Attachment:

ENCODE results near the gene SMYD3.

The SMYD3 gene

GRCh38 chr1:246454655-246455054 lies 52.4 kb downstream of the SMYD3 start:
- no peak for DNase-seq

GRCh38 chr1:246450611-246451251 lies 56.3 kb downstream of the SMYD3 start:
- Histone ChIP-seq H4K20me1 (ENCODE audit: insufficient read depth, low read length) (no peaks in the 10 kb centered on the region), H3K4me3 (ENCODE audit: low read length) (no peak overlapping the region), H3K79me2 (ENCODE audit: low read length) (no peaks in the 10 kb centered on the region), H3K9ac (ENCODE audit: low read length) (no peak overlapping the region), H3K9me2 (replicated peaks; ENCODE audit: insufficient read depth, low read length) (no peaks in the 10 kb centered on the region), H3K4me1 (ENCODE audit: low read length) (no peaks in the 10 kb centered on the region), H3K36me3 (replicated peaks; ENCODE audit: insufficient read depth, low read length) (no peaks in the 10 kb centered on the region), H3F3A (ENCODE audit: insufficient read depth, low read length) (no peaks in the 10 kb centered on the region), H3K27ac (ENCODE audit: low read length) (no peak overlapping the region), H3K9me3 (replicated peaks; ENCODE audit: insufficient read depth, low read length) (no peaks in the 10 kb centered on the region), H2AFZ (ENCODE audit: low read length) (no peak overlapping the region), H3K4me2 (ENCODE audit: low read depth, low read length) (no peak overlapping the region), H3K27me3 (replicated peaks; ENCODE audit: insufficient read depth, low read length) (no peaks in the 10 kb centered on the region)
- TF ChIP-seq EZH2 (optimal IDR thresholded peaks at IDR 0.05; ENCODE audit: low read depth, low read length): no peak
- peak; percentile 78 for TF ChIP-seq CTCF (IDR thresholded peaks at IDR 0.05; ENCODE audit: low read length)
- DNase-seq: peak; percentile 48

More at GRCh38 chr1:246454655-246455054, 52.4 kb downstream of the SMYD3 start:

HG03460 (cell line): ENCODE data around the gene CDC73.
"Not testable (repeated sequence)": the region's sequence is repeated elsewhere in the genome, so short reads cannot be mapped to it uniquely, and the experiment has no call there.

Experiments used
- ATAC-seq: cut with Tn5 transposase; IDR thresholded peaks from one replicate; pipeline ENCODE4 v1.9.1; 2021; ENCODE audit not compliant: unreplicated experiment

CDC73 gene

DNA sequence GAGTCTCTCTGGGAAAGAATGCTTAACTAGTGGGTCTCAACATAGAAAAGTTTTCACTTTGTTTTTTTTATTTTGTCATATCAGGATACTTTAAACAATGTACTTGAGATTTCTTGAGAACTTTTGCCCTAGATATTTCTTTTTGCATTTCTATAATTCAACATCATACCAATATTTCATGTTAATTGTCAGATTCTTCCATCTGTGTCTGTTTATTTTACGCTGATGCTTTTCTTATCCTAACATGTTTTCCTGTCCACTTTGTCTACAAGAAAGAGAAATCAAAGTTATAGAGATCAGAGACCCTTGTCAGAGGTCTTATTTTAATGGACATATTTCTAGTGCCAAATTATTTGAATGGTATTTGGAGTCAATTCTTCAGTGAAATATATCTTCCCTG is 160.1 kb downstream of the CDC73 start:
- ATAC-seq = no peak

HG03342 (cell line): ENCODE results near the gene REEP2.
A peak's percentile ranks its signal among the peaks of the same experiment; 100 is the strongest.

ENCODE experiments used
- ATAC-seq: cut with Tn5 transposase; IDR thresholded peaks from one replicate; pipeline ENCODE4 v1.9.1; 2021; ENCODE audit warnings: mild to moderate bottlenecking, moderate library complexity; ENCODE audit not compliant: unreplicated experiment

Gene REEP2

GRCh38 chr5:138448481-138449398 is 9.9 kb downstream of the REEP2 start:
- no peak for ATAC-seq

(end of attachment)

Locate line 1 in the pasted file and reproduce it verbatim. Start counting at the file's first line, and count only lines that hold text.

ENCODE results near the gene SMYD3.